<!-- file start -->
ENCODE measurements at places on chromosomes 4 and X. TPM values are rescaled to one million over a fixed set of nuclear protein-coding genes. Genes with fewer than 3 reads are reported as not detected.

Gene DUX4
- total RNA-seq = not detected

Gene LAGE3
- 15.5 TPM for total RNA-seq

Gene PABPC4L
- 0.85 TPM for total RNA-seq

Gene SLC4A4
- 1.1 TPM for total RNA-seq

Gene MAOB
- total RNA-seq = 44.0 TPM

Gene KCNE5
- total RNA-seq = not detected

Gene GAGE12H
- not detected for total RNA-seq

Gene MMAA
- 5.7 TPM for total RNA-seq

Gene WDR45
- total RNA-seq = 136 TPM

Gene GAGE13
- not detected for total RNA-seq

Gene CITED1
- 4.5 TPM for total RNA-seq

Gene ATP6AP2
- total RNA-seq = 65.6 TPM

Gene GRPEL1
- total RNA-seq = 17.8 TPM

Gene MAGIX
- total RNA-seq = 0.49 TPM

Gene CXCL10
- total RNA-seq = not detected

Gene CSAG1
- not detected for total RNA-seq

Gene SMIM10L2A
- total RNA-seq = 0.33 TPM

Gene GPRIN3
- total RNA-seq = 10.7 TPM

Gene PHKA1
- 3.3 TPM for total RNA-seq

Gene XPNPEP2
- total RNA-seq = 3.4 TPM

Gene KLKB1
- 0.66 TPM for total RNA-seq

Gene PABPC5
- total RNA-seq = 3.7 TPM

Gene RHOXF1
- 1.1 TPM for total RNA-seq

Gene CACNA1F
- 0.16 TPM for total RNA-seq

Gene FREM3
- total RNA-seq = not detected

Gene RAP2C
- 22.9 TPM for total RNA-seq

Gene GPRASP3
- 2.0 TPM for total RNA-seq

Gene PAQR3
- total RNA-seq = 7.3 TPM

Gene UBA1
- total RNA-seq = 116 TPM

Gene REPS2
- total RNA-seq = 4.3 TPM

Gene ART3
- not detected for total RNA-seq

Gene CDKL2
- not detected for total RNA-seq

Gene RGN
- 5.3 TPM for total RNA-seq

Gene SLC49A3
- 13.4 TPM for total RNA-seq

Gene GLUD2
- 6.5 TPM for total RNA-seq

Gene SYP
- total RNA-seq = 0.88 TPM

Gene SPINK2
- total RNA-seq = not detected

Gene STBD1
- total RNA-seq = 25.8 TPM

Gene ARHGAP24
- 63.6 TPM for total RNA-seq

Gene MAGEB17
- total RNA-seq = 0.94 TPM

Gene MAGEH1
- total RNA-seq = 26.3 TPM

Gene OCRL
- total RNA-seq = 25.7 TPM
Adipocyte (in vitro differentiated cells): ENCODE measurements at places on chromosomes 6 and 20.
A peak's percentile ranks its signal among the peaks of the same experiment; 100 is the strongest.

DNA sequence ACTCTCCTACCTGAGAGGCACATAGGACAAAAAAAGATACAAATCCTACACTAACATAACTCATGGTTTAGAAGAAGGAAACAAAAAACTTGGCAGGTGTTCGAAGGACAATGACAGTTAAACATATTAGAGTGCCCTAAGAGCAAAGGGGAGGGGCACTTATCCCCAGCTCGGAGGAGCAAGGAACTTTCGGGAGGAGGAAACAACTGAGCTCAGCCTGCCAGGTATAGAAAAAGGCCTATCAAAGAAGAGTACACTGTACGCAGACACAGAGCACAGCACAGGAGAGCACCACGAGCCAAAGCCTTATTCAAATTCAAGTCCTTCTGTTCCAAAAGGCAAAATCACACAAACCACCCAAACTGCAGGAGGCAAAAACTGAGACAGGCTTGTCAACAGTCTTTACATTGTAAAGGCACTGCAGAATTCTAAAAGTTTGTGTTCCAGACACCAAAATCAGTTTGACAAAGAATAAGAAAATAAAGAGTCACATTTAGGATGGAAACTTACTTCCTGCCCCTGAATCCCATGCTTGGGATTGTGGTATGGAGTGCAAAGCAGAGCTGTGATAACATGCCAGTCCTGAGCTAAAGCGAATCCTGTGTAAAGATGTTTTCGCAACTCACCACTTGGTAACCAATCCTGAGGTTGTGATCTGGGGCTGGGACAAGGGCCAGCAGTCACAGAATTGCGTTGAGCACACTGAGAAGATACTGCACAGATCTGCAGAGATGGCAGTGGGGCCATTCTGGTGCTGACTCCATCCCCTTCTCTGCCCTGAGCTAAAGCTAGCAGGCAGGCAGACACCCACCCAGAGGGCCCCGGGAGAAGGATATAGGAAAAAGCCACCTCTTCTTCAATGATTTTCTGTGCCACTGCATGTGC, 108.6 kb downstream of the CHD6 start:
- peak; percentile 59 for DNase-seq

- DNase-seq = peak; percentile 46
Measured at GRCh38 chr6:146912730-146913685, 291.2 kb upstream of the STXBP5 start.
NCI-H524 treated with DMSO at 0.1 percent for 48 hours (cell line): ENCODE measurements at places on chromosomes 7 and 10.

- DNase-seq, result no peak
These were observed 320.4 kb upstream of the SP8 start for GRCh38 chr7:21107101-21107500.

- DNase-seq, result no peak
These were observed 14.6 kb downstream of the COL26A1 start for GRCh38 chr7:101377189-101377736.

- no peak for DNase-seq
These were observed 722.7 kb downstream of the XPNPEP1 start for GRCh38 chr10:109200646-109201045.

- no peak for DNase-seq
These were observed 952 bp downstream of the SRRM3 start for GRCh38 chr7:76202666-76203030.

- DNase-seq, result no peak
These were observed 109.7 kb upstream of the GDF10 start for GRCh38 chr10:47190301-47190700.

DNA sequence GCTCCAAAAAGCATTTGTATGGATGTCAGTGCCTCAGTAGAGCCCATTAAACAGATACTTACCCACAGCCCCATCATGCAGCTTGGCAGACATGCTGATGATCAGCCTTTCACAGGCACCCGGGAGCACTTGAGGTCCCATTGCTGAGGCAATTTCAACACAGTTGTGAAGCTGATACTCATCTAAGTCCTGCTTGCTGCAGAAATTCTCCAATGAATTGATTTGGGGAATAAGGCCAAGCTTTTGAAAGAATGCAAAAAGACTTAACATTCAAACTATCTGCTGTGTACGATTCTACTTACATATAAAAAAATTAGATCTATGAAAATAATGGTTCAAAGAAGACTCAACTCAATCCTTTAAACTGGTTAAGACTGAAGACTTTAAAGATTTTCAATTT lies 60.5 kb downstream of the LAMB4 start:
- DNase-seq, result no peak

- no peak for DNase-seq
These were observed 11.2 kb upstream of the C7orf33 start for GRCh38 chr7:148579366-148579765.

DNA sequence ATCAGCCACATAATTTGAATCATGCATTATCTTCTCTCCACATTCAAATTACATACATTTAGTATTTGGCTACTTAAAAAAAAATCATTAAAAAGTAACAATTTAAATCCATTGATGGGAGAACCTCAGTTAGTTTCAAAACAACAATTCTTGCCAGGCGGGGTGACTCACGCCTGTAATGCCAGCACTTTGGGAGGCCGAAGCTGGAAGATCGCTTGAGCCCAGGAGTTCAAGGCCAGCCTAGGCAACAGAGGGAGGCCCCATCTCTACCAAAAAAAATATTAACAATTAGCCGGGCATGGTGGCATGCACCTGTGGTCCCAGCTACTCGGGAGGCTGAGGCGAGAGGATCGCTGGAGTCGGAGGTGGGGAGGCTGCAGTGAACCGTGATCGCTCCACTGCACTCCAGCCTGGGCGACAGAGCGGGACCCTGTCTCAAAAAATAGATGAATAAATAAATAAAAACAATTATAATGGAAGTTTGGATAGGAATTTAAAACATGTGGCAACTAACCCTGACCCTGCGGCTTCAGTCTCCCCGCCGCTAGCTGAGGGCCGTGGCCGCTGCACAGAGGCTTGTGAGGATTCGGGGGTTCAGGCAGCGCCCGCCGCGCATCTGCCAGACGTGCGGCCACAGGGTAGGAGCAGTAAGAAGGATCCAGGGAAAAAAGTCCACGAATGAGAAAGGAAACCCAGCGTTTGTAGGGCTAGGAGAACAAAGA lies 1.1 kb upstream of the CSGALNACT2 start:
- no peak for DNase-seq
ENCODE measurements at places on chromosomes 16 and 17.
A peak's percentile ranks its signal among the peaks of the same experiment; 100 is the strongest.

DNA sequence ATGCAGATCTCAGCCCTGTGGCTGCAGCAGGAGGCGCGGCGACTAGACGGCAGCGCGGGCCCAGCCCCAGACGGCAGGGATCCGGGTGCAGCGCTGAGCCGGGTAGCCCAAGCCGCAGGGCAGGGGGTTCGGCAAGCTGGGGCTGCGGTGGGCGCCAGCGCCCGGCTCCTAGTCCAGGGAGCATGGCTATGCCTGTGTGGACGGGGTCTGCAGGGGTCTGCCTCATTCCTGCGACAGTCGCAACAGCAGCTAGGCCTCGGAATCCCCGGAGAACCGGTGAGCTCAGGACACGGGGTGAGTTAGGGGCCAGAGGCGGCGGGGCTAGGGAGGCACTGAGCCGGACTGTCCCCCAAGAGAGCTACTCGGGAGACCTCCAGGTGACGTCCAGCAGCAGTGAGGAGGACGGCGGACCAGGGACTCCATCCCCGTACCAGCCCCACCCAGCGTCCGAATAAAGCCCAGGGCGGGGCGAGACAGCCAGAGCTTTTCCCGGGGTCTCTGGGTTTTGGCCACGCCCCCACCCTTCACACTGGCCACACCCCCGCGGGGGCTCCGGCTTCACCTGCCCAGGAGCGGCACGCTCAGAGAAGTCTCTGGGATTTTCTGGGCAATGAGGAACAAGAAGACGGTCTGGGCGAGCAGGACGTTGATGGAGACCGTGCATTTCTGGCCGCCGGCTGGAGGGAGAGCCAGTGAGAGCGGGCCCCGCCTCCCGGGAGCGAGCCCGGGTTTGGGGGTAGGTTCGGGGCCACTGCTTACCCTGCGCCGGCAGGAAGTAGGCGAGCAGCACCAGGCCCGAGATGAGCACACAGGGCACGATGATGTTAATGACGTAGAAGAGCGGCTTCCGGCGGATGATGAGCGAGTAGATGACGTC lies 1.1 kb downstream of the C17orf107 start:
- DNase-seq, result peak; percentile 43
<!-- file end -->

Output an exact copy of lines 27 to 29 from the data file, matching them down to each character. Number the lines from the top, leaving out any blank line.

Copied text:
- total RNA-seq = 17.8 TPM

Gene MAGIX
- total RNA-seq = 0.49 TPM